Looking ahead to the new year
John Cripe is director of MID-CO Commodies Inc.
Posted on: 12/15/2011 11:35:00 AM
2011 will go down as the year of record volatility in commodity prices. They nearly doubled, and record daily price moves were breathtaking. It was also the year the Cardinals defied all odds and won the World Series. But enough about that. As a Cubs fan, we don’t live in the past. It’s always on to a new year.
Ending stocks for grains are still tight but we have learned to live with the numbers. Ethanol’s effect on corn prices has been swift and powerful, and the usage a real boost for the rally.
However, the RFS (renewable fuel standard) which mandates the ethanol sector to produce 15 billion gallons by 2015, is a target now nearly reached at 13.5 to 14 billion gallons. That should help to calm the markets for 2012, as well as increase wheat feeding and corn acres next spring.
The story for next year will be the growing economic crisis in Europe. While it will probably take a Christmas break, expect it to return full force to the headlines in 2012. Volatility in credit, banking, and who ultimately gets tangled in the debt crisis in Europe will be the real story.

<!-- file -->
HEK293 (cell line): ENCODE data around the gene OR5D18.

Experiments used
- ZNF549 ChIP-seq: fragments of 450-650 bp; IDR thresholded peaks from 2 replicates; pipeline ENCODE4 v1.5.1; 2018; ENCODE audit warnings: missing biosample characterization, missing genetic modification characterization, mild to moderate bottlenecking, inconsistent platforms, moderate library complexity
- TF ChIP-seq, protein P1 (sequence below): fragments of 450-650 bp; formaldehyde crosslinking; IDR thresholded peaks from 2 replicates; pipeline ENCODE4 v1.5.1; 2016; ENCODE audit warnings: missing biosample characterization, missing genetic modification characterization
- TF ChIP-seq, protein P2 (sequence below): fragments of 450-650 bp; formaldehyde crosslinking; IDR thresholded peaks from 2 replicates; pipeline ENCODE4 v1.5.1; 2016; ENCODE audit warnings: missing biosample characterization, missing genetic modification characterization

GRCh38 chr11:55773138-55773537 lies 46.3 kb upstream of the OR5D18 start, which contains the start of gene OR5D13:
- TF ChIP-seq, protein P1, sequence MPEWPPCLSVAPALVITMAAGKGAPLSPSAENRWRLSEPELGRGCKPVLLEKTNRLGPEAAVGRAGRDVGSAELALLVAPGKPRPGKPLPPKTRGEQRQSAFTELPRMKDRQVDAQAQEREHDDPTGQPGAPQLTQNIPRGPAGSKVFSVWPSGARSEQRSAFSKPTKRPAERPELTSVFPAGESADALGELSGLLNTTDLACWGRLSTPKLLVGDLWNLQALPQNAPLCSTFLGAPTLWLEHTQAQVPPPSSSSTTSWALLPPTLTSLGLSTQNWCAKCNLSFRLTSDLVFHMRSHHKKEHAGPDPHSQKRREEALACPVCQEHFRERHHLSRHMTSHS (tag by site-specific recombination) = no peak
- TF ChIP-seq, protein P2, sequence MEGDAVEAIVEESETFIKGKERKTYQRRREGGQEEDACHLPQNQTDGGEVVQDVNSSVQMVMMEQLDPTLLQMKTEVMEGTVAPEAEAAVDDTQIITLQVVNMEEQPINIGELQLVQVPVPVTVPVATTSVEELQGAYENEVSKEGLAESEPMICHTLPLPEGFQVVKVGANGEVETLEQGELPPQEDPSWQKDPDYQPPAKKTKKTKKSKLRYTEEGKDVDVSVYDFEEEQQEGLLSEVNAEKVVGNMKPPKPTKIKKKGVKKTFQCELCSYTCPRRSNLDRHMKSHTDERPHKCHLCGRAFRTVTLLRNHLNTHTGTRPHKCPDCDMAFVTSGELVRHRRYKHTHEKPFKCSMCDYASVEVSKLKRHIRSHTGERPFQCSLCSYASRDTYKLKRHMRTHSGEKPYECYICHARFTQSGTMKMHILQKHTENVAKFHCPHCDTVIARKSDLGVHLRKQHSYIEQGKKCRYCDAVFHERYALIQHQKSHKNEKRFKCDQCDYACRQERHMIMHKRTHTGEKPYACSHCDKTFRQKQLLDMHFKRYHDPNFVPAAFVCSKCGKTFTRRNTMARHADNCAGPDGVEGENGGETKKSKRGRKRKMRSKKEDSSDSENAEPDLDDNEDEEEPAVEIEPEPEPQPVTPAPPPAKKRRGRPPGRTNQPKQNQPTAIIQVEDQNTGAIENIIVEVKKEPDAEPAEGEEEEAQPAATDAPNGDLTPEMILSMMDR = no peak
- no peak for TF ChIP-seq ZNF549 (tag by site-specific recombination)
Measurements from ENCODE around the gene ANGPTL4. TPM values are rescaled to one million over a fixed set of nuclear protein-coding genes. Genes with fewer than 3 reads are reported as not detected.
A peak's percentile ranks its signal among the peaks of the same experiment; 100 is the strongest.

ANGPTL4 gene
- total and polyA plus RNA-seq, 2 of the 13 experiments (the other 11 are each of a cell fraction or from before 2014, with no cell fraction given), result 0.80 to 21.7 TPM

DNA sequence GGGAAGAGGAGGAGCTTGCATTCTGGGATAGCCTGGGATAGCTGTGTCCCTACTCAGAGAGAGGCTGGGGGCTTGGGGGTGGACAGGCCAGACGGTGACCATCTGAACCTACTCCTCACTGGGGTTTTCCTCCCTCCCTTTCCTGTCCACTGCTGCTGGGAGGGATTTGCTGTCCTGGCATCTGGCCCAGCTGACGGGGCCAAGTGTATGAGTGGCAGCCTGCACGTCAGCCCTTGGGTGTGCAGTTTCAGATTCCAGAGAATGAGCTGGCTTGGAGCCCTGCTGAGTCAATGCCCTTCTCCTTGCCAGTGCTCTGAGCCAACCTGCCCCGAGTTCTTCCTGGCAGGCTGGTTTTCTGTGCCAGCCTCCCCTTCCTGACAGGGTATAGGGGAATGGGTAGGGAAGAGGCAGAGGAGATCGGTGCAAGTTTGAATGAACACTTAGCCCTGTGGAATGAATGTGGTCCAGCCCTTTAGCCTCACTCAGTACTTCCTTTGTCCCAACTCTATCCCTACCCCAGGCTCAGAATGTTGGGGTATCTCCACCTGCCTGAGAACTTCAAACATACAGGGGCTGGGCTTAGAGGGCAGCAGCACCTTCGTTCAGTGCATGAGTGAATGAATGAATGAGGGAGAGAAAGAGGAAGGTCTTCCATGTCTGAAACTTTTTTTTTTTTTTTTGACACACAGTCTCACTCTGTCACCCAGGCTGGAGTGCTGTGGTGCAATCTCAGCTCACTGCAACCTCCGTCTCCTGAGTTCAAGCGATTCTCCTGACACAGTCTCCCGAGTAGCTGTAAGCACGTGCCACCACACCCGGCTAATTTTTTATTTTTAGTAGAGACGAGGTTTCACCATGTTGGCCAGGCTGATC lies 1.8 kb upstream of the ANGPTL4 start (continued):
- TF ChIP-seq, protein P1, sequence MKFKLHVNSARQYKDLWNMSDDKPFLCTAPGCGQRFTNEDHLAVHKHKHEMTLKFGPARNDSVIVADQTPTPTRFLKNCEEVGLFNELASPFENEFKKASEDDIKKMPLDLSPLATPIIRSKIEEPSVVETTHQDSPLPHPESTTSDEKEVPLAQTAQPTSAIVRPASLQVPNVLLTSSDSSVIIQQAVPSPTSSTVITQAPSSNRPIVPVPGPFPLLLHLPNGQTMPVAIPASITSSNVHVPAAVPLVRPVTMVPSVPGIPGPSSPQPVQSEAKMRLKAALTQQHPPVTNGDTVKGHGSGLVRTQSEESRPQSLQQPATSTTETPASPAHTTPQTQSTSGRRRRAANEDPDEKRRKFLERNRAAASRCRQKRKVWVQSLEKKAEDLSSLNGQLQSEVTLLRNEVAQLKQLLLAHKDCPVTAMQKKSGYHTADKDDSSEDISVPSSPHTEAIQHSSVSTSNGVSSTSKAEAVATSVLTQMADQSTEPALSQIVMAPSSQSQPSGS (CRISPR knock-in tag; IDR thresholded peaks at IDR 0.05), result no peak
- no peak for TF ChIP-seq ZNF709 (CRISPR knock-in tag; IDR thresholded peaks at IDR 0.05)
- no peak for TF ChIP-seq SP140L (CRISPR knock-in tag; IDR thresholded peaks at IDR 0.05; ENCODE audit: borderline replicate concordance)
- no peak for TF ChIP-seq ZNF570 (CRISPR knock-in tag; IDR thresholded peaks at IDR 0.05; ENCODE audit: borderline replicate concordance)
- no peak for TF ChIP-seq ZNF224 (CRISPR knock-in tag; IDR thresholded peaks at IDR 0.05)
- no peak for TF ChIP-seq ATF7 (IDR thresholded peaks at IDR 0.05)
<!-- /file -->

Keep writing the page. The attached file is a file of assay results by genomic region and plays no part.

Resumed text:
Markets don’t like uncertainty and the whole situation in Europe acts like a wet blanket on the market. Even if European leaders could agree on fiscal union and joint debt issuance, which they cannot, such long-range changes cannot solve the immediate crisis at hand.
They owe $2 trillion they do not have and spending cuts have been unpopular, causing riots in some countries. Sound familiar?
With the Christmas holidays coming up I don’t want to sound like a complete scrooge, so let’s leave the dark side and go to the light. One needs to remember that there are trillions of dollars sitting on the sidelines in near 0 percent short term government paper waiting for the “all clear” to expand back into commodity risk assets.
Let’s assume the European debt crisis is solved or a least the can gets kicked down the road. World demand for food and feed is still humming along. It’s estimated that China would consume at least 169 million metric tons of feed, up 4-9 percent from last year’s record.
Surging animal numbers are behind the sharp rise in consumption. Therefore, world demand lead by Asia and India continues to point to a bullish agriculture picture despite what might be a quiet winter price wise.
John Cripe is director of MID-CO Commodies Inc. His e-mail address is firstname.lastname@example.org.